Italy's Taviani brothers explain the process of working with prison inmates for their latest award-winning film. (Italian Film Festival).
19 Sep 2012 - 3:59 PM  UPDATED 19 Sep 2012 - 3:59 PM

Paolo and Vittorio Taviani are sprightly octogenarians and bounced back this year, winning the Golden Bear at the Berlin Film Festival for their latest movie, Caesar Must Die, about prison inmates doing Shakespeare. Whether, as some critics have suggested, it all came down to jury head Mike Leigh, as it often does (the Terence Malick-loving Robert De Niro insisted on awarding the Palme d'Or to The Tree of Life when he was jury head in Cannes), Caesar Must Die is an impressive blend of theatre and film, of the kind that has long been Leigh's preoccupation.

if we were going to make a film about these inmates staging a play then
we’d allow them the freedom to express themselves in their own dialect

After starting their careers as journalists, the Tavianis' first film (with Joris Ivens) was the documentary L'Italia non è un paese povero (Italy is not a poor country), and they have since been outspoken politically. Their dramatic films though have mostly focused on more subtle social issues. Their most famous film, 1977's Palme d'Or winner, Padre Padrone, based on Gavino Ledda's autobiographical book, told of a Sardinian shepherd terrorised by his domineering father who escapes to become a celebrated linguist.

The dilemma that makes Caesar Must Die so intriguing is that we come to like these heavy-duty prisoners, mostly murderers of some kind, who are serving life sentences for mafia-related crimes. During their six months making the film in Rome's Rebibbia prison The Tavianis came to like them too.

“A friend of ours called and invited us to go to the Rebibbia prison to watch a group of inmates from the high security area of the prison recite some of Dante's Inferno,” Paolo Taviani recalls in our interview (via a translator) in Berlin. “We knew they'd been working on stage, thanks to their director, Fabio Cavalli, and although we were still a bit sceptical, we decided to go. It was a 40-year-old convict, and although they'd staged many Shakespearean tragedies in the past, on that occasion he was reciting the song of Paulo and Francesa from Dante's Inferno.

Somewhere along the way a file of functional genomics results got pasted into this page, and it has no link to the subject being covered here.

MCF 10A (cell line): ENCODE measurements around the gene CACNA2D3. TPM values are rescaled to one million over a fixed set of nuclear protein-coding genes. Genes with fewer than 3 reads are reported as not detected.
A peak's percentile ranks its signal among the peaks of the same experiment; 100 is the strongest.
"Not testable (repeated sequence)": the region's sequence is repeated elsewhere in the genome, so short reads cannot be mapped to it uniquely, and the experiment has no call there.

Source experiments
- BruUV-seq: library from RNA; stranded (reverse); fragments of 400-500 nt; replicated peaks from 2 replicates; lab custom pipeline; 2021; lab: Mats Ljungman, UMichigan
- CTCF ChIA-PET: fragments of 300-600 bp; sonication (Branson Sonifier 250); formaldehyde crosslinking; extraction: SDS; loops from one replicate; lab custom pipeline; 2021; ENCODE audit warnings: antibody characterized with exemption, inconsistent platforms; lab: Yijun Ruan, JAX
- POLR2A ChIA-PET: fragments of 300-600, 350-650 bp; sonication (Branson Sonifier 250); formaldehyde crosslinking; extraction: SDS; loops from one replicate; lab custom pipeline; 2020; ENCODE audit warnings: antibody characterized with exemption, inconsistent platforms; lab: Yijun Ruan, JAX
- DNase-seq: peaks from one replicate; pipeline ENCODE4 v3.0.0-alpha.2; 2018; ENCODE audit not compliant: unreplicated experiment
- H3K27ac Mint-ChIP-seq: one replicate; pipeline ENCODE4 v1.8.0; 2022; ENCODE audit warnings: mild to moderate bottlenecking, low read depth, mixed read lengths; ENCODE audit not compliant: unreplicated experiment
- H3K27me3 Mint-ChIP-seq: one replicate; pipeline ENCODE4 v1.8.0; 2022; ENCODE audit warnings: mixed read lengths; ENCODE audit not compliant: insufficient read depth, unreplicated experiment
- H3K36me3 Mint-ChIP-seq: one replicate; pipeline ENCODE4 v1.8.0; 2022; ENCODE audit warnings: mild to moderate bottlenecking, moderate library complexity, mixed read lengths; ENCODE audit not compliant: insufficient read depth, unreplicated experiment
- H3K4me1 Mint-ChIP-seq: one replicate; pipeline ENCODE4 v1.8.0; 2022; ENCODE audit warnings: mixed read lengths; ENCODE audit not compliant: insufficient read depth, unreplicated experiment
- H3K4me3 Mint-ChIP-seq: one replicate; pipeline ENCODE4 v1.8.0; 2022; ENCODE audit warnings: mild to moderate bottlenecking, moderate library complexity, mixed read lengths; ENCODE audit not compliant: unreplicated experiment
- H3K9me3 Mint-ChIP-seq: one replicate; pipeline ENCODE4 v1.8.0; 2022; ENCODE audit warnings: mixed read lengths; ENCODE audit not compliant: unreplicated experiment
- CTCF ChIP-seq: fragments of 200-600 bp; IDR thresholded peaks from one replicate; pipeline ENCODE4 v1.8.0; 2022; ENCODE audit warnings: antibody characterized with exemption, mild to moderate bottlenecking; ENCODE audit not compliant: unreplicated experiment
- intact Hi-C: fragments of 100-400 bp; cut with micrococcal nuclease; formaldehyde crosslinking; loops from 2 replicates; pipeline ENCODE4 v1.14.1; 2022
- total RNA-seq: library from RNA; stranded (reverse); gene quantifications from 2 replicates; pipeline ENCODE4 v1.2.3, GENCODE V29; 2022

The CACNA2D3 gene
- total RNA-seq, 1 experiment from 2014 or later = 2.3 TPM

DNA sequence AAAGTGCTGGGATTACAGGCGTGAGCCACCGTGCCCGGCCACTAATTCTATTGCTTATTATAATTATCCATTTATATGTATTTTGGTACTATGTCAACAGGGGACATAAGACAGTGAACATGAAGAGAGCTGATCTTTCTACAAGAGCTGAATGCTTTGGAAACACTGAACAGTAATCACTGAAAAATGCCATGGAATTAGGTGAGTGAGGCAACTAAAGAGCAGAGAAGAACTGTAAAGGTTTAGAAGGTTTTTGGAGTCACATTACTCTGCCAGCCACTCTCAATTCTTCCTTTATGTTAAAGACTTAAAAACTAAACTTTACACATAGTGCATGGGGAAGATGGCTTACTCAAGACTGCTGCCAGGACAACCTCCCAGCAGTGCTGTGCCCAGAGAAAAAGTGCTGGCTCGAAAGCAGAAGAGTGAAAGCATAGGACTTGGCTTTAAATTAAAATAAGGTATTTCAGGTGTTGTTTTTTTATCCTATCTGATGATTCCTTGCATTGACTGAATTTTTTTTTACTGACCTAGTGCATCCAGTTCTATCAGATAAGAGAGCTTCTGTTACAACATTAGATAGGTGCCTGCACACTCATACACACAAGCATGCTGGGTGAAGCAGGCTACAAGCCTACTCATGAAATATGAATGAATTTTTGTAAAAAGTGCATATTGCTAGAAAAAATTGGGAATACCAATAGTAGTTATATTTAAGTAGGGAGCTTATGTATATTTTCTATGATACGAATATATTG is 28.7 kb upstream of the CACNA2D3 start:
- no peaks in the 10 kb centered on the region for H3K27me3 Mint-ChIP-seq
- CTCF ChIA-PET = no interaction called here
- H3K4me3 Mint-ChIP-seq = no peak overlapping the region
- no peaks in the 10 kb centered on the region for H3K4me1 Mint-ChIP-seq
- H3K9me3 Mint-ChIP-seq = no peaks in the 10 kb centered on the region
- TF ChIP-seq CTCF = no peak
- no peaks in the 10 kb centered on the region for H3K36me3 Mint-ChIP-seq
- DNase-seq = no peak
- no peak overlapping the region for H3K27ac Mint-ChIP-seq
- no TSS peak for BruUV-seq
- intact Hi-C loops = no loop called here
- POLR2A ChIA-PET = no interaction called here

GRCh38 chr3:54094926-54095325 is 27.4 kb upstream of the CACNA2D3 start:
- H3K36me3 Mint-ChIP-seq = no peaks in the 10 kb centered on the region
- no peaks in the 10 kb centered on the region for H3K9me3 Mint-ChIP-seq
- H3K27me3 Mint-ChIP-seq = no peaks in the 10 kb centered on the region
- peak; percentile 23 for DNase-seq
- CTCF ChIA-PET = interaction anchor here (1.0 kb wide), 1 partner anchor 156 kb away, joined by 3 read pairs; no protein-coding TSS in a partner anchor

“Before reciting it he said, 'We inmates can understand much better than any of you what it means to suffer and the despair of not being able to love because we are split from our wives, our fiancés, our women. Of course, some of them are waiting outside, but it makes us suffer even more if we know they're not going to wait for us.' Then he started reciting it in his Neapolitan accent, and of course the Naples region is where many of the inmates are from as they were part of the mafia organisations.

“We realised while listening to this dialect that Dante's words were gaining new meaning from the interpretation he'd made of them in his own language. That helped us understand that if we were going to make a film about these inmates staging a play then we'd allow them the freedom to express themselves in their own dialect, as it really added a new dimension to either Shakespeare or Dante's language without betraying it. In fact, it made it sound truer, in a way. That's also why we chose Julius Caesar as the play we would do because it has a series of themes which are political and social and it has a lot to do with issues that involve the inmates.”